- Bryan Barks, Director of Strategic Communications
Media Coverage of Mass Shootings
The media plays a significant role in how the American public discusses gun violence. The media focuses primarily on mass shootings and other high-profile homicides even though suicides make up three in every five gun deaths in the United States.17 In doing so, the media may lead the public to believe that mass shootings contribute to a large percentage of gun deaths in the United States, while in fact, firearm suicides comprise the majority of gun deaths. In fact, dying in a mass shooting is about as rare as being struck by lightning.18
Media coverage following a mass shooting also has implications for gun sales. For example, one study found that media coverage of mass shootings is associated with an increase in the number of firearms sold, as indicated by the number of background checks run.19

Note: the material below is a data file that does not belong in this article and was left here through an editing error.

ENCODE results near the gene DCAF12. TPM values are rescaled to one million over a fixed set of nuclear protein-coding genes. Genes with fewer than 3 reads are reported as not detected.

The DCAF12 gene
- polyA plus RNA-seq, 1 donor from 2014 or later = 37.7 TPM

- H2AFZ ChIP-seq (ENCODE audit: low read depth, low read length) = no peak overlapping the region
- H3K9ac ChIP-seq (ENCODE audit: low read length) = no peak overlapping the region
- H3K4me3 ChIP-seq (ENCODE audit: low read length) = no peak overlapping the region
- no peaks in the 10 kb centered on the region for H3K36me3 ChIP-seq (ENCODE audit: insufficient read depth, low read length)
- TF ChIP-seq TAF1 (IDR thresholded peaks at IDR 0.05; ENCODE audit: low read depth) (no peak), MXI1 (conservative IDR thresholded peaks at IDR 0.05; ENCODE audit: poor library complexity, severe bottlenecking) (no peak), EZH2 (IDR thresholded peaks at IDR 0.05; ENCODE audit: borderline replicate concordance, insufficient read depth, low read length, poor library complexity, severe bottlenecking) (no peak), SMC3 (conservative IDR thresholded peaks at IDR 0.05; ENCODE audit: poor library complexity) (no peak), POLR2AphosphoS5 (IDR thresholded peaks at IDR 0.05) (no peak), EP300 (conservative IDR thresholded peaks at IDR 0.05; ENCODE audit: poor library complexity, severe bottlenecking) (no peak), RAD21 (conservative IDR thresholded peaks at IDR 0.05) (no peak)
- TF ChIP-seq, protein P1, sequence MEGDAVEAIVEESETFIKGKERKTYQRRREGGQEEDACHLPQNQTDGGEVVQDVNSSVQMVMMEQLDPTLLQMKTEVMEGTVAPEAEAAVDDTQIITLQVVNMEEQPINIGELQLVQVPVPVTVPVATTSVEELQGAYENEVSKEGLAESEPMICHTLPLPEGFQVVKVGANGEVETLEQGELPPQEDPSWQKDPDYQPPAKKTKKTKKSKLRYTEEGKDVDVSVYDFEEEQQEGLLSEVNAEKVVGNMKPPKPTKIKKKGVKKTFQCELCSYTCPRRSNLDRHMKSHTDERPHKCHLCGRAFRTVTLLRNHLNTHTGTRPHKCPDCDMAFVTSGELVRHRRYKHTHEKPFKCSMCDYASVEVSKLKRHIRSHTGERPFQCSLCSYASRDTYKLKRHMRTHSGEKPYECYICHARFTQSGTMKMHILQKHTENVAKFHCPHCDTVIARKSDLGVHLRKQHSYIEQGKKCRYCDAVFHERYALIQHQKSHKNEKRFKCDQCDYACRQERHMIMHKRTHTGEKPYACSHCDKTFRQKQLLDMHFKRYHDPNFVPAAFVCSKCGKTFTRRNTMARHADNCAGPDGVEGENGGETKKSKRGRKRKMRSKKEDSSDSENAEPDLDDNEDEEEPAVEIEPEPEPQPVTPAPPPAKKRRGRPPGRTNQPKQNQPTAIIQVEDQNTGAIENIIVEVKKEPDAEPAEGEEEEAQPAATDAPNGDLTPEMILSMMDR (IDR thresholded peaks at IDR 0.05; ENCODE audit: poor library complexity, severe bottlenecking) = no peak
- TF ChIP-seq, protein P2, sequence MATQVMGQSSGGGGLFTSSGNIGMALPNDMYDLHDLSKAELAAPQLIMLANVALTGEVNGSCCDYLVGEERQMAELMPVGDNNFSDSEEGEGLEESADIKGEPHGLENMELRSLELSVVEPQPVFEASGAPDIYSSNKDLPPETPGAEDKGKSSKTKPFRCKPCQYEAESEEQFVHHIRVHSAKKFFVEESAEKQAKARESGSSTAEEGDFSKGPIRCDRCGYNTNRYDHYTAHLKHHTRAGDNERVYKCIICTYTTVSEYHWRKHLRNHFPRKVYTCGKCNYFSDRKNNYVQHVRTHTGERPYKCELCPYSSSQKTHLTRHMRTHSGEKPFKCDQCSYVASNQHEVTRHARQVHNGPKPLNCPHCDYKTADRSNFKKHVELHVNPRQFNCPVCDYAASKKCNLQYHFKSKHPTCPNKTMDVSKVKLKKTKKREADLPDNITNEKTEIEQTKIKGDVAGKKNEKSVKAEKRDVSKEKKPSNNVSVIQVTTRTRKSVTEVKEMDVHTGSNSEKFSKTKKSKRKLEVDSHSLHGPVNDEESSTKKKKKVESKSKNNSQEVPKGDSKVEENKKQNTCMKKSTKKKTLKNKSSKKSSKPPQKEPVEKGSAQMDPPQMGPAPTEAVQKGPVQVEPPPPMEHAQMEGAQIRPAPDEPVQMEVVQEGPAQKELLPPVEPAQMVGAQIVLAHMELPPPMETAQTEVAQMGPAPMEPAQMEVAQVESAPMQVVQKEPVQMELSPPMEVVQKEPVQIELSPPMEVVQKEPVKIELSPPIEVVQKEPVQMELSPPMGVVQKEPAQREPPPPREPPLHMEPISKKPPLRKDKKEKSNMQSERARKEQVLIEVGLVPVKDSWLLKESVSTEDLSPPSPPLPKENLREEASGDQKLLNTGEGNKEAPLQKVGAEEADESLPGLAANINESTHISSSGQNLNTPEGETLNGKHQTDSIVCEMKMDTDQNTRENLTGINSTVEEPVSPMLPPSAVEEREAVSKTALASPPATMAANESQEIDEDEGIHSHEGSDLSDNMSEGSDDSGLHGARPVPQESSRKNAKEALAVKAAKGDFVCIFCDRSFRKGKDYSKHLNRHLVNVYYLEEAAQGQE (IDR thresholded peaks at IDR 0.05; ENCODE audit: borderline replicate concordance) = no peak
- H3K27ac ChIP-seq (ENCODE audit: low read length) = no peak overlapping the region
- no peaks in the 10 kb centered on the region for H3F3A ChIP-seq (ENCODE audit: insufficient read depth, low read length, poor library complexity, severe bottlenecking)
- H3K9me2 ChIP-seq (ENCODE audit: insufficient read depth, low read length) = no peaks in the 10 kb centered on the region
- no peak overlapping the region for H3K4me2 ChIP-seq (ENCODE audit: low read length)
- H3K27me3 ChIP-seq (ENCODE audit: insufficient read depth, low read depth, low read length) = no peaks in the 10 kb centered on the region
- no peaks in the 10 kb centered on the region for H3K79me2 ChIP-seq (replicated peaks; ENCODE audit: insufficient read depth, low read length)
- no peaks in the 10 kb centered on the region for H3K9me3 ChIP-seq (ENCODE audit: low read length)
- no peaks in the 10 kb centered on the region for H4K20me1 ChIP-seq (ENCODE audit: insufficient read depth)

There are often two false narratives that emerge in the media after a mass shooting: 1) that mental illness causes gun violence, and 2) that if more people were armed, there would be fewer firearm-related deaths, and specifically, fewer mass shootings.20 If more guns made us safer, we would be the safest country in the world. Overwhelming evidence shows that firearm ownership and access is associated with increased homicides, suicides, unintentional firearm deaths, and injuries.21,22
The media often blames mental illness as the root cause of mass shootings. This is false — the majority of people with mental illness do not engage in violence against others, and most violence is caused by factors other than mental illness.23 Indeed, people with mental illness are more likely to be victims of violence than perpetrators of violence.24 The Educational Fund to Stop Gun Violence seeks to use data and research to highlight the evidence-based risk factors for violence and not further stigmatized individuals living with mental illness.